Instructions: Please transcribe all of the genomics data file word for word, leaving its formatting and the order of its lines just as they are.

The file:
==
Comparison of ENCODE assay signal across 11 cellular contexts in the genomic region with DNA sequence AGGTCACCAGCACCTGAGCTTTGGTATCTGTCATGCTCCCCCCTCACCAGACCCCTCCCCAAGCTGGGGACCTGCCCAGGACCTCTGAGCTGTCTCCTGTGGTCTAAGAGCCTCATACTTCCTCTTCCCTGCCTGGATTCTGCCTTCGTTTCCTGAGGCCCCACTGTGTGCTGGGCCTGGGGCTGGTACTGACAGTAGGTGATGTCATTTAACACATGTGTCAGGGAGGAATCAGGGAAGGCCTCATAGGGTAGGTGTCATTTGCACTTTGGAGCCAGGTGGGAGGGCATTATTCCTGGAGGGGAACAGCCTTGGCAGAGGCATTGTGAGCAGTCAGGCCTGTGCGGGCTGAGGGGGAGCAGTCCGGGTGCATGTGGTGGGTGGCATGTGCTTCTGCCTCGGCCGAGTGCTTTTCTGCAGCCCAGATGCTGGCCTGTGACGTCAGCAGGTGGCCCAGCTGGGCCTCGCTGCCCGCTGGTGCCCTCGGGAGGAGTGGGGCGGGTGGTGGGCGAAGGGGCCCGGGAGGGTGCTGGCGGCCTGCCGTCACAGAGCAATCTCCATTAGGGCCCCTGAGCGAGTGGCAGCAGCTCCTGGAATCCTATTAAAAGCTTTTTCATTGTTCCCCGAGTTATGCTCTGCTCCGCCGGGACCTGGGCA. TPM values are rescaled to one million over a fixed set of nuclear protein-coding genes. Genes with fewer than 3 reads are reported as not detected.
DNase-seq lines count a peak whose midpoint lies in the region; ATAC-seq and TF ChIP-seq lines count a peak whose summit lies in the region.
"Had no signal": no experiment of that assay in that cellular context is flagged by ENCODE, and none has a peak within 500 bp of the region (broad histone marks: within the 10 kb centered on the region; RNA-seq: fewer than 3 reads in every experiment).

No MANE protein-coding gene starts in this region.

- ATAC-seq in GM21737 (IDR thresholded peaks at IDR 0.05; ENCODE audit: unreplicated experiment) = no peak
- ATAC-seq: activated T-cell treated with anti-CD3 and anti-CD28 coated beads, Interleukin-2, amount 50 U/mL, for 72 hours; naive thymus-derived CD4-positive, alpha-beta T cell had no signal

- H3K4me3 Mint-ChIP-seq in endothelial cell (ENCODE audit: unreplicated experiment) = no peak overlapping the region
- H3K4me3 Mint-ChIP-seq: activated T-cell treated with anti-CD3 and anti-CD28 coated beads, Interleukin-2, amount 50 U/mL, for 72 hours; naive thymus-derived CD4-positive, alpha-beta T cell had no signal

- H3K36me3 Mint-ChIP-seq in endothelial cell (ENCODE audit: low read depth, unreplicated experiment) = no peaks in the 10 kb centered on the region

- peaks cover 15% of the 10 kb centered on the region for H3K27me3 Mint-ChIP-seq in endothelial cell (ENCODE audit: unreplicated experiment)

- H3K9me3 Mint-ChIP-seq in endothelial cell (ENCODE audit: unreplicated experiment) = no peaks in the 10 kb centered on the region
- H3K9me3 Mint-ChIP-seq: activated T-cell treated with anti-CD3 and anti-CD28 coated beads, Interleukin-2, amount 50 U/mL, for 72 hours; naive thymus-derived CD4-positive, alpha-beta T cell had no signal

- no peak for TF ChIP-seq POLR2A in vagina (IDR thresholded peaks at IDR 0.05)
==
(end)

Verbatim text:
Comparison of ENCODE assay signal across 11 cellular contexts in the genomic region with DNA sequence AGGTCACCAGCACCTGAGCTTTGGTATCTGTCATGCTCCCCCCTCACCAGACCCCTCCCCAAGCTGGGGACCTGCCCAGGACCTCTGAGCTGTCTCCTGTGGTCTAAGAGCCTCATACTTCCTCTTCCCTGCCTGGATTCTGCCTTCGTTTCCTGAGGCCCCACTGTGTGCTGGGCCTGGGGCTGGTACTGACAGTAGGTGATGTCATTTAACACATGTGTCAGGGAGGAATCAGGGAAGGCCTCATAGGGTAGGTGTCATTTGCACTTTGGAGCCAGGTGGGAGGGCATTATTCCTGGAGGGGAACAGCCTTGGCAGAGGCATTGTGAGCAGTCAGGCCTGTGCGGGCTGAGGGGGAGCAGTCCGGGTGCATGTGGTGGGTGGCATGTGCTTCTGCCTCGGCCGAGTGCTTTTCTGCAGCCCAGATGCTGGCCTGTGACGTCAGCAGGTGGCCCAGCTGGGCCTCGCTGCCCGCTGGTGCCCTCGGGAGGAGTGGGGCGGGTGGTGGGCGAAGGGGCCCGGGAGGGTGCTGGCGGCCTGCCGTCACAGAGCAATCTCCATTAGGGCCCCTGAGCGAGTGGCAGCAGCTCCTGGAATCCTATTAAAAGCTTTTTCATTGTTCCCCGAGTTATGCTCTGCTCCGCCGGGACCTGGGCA. TPM values are rescaled to one million over a fixed set of nuclear protein-coding genes. Genes with fewer than 3 reads are reported as not detected.
DNase-seq lines count a peak whose midpoint lies in the region; ATAC-seq and TF ChIP-seq lines count a peak whose summit lies in the region.
"Had no signal": no experiment of that assay in that cellular context is flagged by ENCODE, and none has a peak within 500 bp of the region (broad histone marks: within the 10 kb centered on the region; RNA-seq: fewer than 3 reads in every experiment).

No MANE protein-coding gene starts in this region.

- ATAC-seq in GM21737 (IDR thresholded peaks at IDR 0.05; ENCODE audit: unreplicated experiment) = no peak
- ATAC-seq: activated T-cell treated with anti-CD3 and anti-CD28 coated beads, Interleukin-2, amount 50 U/mL, for 72 hours; naive thymus-derived CD4-positive, alpha-beta T cell had no signal

- H3K4me3 Mint-ChIP-seq in endothelial cell (ENCODE audit: unreplicated experiment) = no peak overlapping the region
- H3K4me3 Mint-ChIP-seq: activated T-cell treated with anti-CD3 and anti-CD28 coated beads, Interleukin-2, amount 50 U/mL, for 72 hours; naive thymus-derived CD4-positive, alpha-beta T cell had no signal

- H3K36me3 Mint-ChIP-seq in endothelial cell (ENCODE audit: low read depth, unreplicated experiment) = no peaks in the 10 kb centered on the region

- peaks cover 15% of the 10 kb centered on the region for H3K27me3 Mint-ChIP-seq in endothelial cell (ENCODE audit: unreplicated experiment)

- H3K9me3 Mint-ChIP-seq in endothelial cell (ENCODE audit: unreplicated experiment) = no peaks in the 10 kb centered on the region
- H3K9me3 Mint-ChIP-seq: activated T-cell treated with anti-CD3 and anti-CD28 coated beads, Interleukin-2, amount 50 U/mL, for 72 hours; naive thymus-derived CD4-positive, alpha-beta T cell had no signal

- no peak for TF ChIP-seq POLR2A in vagina (IDR thresholded peaks at IDR 0.05)